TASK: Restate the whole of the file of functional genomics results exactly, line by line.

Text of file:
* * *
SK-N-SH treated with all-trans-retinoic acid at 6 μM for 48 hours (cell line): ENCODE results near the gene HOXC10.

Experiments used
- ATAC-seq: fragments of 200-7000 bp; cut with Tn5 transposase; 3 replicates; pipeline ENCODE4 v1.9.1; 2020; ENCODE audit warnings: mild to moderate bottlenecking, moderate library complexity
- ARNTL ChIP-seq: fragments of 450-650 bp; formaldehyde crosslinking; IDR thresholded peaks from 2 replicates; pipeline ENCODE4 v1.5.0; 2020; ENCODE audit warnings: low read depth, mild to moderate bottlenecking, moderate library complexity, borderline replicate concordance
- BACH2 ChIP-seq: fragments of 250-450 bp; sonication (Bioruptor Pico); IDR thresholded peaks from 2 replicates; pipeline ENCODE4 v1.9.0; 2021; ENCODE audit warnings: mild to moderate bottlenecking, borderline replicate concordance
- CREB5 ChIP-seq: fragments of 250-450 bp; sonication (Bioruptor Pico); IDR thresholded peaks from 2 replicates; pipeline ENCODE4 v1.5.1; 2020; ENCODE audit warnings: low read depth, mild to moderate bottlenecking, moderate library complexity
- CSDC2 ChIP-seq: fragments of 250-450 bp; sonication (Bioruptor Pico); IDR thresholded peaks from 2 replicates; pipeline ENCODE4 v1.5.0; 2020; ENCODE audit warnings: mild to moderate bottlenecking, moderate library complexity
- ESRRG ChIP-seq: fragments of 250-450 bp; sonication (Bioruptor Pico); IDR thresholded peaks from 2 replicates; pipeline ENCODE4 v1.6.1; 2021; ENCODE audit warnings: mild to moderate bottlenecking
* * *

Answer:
SK-N-SH treated with all-trans-retinoic acid at 6 μM for 48 hours (cell line): ENCODE results near the gene HOXC10.

Experiments used
- ATAC-seq: fragments of 200-7000 bp; cut with Tn5 transposase; 3 replicates; pipeline ENCODE4 v1.9.1; 2020; ENCODE audit warnings: mild to moderate bottlenecking, moderate library complexity
- ARNTL ChIP-seq: fragments of 450-650 bp; formaldehyde crosslinking; IDR thresholded peaks from 2 replicates; pipeline ENCODE4 v1.5.0; 2020; ENCODE audit warnings: low read depth, mild to moderate bottlenecking, moderate library complexity, borderline replicate concordance
- BACH2 ChIP-seq: fragments of 250-450 bp; sonication (Bioruptor Pico); IDR thresholded peaks from 2 replicates; pipeline ENCODE4 v1.9.0; 2021; ENCODE audit warnings: mild to moderate bottlenecking, borderline replicate concordance
- CREB5 ChIP-seq: fragments of 250-450 bp; sonication (Bioruptor Pico); IDR thresholded peaks from 2 replicates; pipeline ENCODE4 v1.5.1; 2020; ENCODE audit warnings: low read depth, mild to moderate bottlenecking, moderate library complexity
- CSDC2 ChIP-seq: fragments of 250-450 bp; sonication (Bioruptor Pico); IDR thresholded peaks from 2 replicates; pipeline ENCODE4 v1.5.0; 2020; ENCODE audit warnings: mild to moderate bottlenecking, moderate library complexity
- ESRRG ChIP-seq: fragments of 250-450 bp; sonication (Bioruptor Pico); IDR thresholded peaks from 2 replicates; pipeline ENCODE4 v1.6.1; 2021; ENCODE audit warnings: mild to moderate bottlenecking